Some plants which seem to be coping well with the lack of rain, and don’t need watering ….
- Rudbeckia, Antirrhinum, Sweet William and Californian poppy.
- Yellow Loosestrife, hostas and several unknown varieties of alliums have all flowered really well with minimal watering.
- her 3 foot high unknown Phlox are doing well, and her Gunnera! She does live by a river which might help explain it.
Plants John and Helen have found are drought resistant are:
- Erodium manescavii, Platycodon grandiflora and Scutellaria albida
Julian and Fiona have found
- Sea campion, Knapweed and Bird’sfoot Trefoil are all tough native plants to try, plus roses and clematis all seem to be thriving.
3 Tips from Julian……………..
I find myself collecting seeds from quite a few plants at this time of the year. Obviously It’s a good idea to collect them on a dry day if you can manage that, but also it’s worth labelling them and quickly storing them in the fridge so that they don’t become too dry which can easily happen if they’re left on the side in a warm house. We had a few days in Sussex recently and were fortunate to visit Gravetye Manor which was the home of William Robinson at the beginning of the last century. He was perhaps the driving force in moving gardens towards a more naturalistic, less formal type of garden design. However I didn’t know until this visit that he injured himself very badly after slipping on a stile whilst walking to church, and spent the last 25 years of his life confined to a wheel chair. But apparently right up to the end of his days, he loved scattering seeds of his favourite plants around his garden and meadows and enjoying the excitement of seeing what germinated.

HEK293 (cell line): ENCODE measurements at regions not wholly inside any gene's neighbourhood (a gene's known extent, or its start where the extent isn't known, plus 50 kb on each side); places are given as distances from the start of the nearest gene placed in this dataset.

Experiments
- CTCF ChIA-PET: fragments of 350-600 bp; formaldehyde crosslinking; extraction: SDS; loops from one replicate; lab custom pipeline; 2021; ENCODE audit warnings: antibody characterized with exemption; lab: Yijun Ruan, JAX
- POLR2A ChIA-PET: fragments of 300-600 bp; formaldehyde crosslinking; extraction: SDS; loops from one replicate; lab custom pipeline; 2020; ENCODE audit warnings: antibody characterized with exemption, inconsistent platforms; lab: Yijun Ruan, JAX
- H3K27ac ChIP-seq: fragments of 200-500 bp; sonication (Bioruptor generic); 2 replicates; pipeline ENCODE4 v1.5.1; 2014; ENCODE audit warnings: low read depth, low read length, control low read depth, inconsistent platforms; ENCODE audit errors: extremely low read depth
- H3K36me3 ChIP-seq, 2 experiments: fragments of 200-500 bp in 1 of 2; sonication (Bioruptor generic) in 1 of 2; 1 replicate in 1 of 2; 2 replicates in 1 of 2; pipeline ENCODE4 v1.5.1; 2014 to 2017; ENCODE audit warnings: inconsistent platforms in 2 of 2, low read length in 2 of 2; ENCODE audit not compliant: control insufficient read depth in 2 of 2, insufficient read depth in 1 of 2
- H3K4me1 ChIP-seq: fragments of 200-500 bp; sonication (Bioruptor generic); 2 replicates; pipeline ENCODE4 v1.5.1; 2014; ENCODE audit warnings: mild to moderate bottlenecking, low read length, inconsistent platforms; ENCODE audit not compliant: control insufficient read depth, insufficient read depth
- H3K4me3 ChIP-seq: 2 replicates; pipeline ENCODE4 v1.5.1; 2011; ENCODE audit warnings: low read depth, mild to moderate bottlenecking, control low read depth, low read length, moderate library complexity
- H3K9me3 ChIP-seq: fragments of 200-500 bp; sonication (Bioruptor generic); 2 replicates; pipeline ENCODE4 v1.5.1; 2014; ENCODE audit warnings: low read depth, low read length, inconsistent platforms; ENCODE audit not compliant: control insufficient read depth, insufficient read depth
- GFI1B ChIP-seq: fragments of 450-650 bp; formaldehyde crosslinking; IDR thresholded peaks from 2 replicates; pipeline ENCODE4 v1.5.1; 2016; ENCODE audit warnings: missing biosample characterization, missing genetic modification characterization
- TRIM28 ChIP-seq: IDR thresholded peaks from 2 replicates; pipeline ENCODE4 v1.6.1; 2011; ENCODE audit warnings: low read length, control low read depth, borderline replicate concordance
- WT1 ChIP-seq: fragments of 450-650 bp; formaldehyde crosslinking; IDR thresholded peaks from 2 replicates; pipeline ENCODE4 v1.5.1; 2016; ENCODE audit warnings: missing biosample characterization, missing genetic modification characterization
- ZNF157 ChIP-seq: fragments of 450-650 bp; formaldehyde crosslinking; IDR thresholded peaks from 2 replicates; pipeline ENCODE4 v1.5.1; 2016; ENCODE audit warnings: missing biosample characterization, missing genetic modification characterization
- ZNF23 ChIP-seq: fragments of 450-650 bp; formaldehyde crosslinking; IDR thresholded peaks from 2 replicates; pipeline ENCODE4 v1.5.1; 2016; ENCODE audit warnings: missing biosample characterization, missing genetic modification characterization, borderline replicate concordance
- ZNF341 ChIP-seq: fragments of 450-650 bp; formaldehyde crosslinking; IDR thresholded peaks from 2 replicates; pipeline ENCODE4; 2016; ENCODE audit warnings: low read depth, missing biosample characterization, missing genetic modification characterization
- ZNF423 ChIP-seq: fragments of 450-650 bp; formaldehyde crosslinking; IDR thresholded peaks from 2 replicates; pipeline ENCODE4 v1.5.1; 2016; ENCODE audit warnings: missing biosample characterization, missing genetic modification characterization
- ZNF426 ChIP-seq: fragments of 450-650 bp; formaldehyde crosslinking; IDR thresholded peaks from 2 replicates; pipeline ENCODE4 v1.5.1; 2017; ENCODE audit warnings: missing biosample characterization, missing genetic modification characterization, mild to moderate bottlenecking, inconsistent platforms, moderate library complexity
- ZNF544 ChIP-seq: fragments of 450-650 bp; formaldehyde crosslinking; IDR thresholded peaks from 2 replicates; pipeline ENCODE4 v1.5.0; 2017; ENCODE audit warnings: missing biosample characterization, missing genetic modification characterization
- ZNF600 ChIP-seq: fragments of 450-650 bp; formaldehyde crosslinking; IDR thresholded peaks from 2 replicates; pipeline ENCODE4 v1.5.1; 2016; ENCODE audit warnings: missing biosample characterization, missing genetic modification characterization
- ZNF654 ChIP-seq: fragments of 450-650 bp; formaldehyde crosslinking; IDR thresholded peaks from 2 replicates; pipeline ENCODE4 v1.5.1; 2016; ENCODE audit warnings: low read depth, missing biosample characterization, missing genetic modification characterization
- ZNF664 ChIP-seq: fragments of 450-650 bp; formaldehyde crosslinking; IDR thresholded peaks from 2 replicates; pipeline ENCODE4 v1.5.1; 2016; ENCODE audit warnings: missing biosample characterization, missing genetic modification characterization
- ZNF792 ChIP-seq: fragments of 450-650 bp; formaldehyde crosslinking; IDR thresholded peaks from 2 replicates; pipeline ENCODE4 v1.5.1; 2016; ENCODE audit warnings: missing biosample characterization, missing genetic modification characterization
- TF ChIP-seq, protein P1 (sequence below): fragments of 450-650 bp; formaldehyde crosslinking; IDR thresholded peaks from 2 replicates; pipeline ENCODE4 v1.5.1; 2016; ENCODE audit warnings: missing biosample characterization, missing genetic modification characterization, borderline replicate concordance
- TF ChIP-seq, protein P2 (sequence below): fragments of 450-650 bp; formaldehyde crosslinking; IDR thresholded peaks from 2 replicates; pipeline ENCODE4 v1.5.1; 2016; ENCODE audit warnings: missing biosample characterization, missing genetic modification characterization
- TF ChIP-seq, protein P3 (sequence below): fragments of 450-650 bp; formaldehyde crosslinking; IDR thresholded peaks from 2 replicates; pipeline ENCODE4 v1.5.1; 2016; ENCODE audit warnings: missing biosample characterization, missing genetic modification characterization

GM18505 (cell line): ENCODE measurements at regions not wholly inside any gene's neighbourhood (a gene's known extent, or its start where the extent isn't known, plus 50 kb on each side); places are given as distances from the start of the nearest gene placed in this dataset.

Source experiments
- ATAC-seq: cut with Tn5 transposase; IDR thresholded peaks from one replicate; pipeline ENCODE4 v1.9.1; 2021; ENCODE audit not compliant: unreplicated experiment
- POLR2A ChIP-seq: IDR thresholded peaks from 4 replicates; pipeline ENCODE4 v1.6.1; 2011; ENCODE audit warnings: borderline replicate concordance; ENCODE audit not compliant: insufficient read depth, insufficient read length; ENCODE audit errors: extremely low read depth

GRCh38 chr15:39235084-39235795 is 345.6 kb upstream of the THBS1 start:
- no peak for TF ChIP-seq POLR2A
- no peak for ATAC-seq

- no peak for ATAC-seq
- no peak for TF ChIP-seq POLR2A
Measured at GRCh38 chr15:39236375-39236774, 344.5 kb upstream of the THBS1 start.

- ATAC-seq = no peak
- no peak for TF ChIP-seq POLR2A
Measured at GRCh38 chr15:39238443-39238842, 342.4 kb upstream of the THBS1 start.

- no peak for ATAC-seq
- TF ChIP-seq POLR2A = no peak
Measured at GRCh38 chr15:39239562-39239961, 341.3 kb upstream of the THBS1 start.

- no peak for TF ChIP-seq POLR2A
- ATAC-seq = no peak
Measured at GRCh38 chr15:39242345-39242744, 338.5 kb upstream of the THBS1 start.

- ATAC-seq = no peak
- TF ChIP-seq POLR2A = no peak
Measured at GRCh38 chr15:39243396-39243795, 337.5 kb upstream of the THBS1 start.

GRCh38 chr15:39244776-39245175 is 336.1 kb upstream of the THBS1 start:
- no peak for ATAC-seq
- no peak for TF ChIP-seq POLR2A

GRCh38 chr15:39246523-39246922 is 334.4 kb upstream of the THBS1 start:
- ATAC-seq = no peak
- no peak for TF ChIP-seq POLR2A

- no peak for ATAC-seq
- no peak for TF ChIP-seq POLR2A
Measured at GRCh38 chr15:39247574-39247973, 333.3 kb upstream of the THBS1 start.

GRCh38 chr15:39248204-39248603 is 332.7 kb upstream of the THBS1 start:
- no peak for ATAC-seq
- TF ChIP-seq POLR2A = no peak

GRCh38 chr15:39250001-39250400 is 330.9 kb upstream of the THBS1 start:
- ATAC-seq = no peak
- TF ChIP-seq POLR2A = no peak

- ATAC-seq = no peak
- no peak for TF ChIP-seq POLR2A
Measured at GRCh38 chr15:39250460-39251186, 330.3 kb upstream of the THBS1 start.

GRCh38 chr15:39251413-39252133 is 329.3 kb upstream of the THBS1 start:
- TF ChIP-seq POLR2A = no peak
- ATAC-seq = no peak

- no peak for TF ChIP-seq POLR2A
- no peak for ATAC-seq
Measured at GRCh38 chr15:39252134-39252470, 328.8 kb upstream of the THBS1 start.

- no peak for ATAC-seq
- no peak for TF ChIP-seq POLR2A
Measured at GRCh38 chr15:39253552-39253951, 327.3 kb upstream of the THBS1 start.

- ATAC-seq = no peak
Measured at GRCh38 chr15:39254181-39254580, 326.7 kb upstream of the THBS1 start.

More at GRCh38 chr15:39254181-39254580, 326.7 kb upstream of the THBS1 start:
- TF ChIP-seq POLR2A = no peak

I’ve also found that the 2 pronged weeding fork I mentioned earlier in the year as a great tool will work as a bulb planting implement for small bulbs like Crocus and fritillaries, which limits the extent to which you have to bend over. But I’ve also found it’s not a good idea to twist it too much, or you end up with a single pronged fork! Which is still ok for bulb planting, and for using as a strut or support but not so good for weeding!
Finally I’m guessing a lot of people will have a surfeit of apples this year. We have, so I’ve been juicing and freezing a lot. This generates quite a lot of pulp and trimmings. I did read that mice and voles love apples (certainly our rats do!) So I’ve been scattering all the apple debris around near where I’ve planted my Crocus in the hope that the rodents are distracted by the smell and taste of this. And therefore leave the corms alone. In previous years I’ve sometimes lost 80% of newly planted Crocus within a few days (in spite of dousing them in Chilli powder and vinegar) with them being systematically dug up and eaten. Fingers crossed, but so far I haven’t seen any signs of dug out, chomped Crocus this year. Also although it sounds a bit messy, actually all the bits turns brown very quickly and they have the added bonus of attracting in the few slugs we currently have left in the garden, which can then very easily be dealt with at night if you go round with a torch. In whatever way you like to do that! Of late since bending not’s so good for me, I’ve been using John’s suggested method of stamping on them, though I suppose if I sharpened the spike on my weeding fork I could try skewering…